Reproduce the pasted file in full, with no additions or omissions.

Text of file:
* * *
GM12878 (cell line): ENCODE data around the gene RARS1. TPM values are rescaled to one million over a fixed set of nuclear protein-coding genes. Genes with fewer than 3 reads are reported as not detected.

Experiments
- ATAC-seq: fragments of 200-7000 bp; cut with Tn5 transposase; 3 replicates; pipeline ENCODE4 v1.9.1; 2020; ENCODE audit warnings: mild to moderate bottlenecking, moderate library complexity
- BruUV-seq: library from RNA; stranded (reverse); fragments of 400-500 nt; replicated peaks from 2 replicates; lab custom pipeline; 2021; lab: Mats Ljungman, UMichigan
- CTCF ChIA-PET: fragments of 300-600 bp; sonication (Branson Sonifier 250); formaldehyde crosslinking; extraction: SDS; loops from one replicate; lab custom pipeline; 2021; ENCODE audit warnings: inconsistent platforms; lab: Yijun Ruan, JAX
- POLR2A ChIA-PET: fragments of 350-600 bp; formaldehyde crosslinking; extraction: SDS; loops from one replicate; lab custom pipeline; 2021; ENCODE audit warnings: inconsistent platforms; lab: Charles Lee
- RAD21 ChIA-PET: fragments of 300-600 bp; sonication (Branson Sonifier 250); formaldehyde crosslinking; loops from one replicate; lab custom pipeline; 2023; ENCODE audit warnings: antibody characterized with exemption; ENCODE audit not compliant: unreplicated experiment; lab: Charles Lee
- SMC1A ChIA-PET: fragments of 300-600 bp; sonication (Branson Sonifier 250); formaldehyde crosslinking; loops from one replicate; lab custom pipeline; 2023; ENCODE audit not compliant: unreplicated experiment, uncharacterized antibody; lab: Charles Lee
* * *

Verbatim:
GM12878 (cell line): ENCODE data around the gene RARS1. TPM values are rescaled to one million over a fixed set of nuclear protein-coding genes. Genes with fewer than 3 reads are reported as not detected.

Experiments
- ATAC-seq: fragments of 200-7000 bp; cut with Tn5 transposase; 3 replicates; pipeline ENCODE4 v1.9.1; 2020; ENCODE audit warnings: mild to moderate bottlenecking, moderate library complexity
- BruUV-seq: library from RNA; stranded (reverse); fragments of 400-500 nt; replicated peaks from 2 replicates; lab custom pipeline; 2021; lab: Mats Ljungman, UMichigan
- CTCF ChIA-PET: fragments of 300-600 bp; sonication (Branson Sonifier 250); formaldehyde crosslinking; extraction: SDS; loops from one replicate; lab custom pipeline; 2021; ENCODE audit warnings: inconsistent platforms; lab: Yijun Ruan, JAX
- POLR2A ChIA-PET: fragments of 350-600 bp; formaldehyde crosslinking; extraction: SDS; loops from one replicate; lab custom pipeline; 2021; ENCODE audit warnings: inconsistent platforms; lab: Charles Lee
- RAD21 ChIA-PET: fragments of 300-600 bp; sonication (Branson Sonifier 250); formaldehyde crosslinking; loops from one replicate; lab custom pipeline; 2023; ENCODE audit warnings: antibody characterized with exemption; ENCODE audit not compliant: unreplicated experiment; lab: Charles Lee
- SMC1A ChIA-PET: fragments of 300-600 bp; sonication (Branson Sonifier 250); formaldehyde crosslinking; loops from one replicate; lab custom pipeline; 2023; ENCODE audit not compliant: unreplicated experiment, uncharacterized antibody; lab: Charles Lee